Tesla’s battery strategy to drive strong margins on Model 3

Tesla’s battery strategy to drive strong margins on Model 3

In wake of Model 3 e-car’s official launch in late July, Tesla’s recently held Q2 earnings call indicated that the new sedan could garner gross margins of up to 25 per cent at some point in 2018. The estimated margin of up to 25 per cent is quite impressive, considering that margins on the company’s luxury Model S and Model X also stand at the same levels; while rivals auto giants like general Motors and Ford are getting margins of under 15 per cent.

There are quite a few possible explanations for how Tesla is able to project such thick margins on this new product.

Model 3 sedan’s battery costs will likely be lowest in the industry. The cost per kWh of lithium-ion batteries has slipped from an average of roughly $400 in 2012 to less than $150 now. Battery costs for the new Tesla e-car could be even lower as the company continues to work on improving its battery technology.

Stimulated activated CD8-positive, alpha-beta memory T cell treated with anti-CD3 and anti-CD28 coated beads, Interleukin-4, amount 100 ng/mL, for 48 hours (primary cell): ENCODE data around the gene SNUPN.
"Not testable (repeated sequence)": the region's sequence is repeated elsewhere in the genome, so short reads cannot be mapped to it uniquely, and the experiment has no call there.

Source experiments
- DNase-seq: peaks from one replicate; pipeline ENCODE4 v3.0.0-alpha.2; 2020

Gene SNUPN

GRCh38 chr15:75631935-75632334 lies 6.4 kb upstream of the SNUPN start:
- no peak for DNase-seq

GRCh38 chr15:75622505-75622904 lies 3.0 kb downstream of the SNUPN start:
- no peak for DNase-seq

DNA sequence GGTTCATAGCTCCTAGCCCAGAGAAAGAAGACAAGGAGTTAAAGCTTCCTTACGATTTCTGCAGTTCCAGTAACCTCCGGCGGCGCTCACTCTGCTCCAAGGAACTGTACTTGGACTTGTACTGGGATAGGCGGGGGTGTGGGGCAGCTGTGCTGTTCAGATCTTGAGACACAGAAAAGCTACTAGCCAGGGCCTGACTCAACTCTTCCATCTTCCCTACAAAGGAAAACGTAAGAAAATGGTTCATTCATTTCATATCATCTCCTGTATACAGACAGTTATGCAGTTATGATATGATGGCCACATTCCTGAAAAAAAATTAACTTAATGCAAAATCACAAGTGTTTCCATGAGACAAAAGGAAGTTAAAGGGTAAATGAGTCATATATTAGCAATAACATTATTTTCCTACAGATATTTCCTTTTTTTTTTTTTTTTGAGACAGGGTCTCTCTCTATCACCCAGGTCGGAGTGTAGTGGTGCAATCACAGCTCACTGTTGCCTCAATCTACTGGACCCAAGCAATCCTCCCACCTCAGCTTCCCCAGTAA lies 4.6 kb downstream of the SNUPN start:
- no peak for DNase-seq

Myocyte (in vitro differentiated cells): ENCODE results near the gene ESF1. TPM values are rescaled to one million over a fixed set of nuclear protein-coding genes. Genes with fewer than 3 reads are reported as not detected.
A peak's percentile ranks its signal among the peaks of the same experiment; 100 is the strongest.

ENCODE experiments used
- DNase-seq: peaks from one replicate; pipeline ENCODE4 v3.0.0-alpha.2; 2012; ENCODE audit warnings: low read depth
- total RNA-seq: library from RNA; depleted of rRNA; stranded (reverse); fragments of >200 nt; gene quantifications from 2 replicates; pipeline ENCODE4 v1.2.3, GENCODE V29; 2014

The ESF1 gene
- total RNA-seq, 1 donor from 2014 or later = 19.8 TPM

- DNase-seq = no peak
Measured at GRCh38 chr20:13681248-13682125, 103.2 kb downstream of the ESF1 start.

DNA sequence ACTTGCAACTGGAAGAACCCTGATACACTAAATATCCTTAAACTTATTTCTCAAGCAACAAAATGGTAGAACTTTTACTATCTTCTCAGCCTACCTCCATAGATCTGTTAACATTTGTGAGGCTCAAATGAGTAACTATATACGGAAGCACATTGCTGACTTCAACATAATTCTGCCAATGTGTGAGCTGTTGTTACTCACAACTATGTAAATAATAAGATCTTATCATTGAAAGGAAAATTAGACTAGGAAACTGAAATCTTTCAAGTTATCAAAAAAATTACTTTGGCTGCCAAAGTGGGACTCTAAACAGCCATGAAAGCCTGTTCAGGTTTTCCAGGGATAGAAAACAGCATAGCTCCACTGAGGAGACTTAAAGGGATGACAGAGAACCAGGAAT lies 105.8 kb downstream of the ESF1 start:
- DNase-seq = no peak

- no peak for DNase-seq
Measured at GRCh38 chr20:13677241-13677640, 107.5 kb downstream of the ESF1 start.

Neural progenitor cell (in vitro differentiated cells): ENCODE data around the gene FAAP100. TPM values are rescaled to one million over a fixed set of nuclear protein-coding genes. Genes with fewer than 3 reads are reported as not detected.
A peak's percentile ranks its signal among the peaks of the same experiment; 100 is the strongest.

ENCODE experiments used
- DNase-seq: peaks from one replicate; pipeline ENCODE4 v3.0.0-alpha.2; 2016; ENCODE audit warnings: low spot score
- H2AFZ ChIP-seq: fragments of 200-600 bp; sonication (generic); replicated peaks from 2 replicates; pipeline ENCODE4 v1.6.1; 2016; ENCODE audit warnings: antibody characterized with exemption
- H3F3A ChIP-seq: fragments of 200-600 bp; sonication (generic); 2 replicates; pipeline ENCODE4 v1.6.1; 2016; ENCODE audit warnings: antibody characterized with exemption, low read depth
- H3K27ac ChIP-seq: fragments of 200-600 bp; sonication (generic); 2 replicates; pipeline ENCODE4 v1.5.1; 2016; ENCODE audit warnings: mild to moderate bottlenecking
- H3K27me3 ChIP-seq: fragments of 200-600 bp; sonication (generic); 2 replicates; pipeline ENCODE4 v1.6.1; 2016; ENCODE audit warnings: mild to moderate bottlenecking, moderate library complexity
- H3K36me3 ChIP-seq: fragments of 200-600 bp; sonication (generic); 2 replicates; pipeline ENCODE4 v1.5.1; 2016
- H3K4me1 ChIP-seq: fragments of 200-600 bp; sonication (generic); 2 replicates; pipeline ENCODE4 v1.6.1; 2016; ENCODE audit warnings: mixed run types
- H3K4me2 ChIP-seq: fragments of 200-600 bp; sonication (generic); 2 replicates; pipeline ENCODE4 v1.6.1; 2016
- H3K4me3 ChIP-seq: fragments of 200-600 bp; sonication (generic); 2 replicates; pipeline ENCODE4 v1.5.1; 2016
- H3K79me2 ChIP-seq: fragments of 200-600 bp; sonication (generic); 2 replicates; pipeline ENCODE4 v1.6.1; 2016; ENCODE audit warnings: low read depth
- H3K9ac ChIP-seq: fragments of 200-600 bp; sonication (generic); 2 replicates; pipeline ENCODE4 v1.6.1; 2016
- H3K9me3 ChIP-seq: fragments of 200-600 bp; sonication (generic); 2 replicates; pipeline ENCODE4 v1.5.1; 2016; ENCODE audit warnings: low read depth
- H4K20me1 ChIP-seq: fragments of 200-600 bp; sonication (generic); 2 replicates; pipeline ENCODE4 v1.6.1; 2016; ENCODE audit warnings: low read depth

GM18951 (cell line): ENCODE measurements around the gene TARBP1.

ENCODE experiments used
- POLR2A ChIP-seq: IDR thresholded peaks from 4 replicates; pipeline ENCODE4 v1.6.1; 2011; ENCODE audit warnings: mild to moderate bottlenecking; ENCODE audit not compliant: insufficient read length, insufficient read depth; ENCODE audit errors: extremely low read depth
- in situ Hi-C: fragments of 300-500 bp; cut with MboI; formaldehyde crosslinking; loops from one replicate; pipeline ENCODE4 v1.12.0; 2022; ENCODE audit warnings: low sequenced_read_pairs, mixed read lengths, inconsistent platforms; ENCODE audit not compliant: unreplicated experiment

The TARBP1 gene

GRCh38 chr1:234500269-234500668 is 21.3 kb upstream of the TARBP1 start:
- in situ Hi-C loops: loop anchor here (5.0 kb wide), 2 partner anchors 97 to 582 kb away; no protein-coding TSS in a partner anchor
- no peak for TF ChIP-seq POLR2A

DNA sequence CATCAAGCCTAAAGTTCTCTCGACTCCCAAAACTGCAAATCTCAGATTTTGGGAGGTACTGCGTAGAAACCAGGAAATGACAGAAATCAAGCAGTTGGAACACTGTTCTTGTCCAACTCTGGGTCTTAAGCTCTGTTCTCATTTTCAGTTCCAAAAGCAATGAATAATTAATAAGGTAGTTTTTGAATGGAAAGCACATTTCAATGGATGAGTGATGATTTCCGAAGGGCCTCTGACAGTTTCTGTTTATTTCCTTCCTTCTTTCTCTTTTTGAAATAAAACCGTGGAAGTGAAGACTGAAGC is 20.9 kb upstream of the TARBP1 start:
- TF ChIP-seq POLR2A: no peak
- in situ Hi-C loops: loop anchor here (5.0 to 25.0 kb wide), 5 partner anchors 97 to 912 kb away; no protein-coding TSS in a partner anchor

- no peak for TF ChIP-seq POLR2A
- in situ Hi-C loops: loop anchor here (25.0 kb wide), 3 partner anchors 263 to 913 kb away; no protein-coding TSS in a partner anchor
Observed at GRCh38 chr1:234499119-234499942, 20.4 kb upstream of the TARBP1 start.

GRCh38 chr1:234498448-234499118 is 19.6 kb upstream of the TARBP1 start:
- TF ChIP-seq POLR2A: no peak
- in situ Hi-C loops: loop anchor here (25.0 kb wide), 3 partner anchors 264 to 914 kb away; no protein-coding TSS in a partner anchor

In addition, Tesla is offering two versions of the Model 3 sedan, with focus on the pricier version. The standard model has been priced at $35,000, while the extended model has been priced at $44,000. If we assume battery cost of $130 per kWh, the 50kwh battery on the base model will cost $6,500, while the 75kWh battery on the extended range model will cost $9,750. Thus, the incremental cost will be nearly $3250. However, the extended range model’s additional price of $9,000 will command a healthier dollar gross profit of around $5750.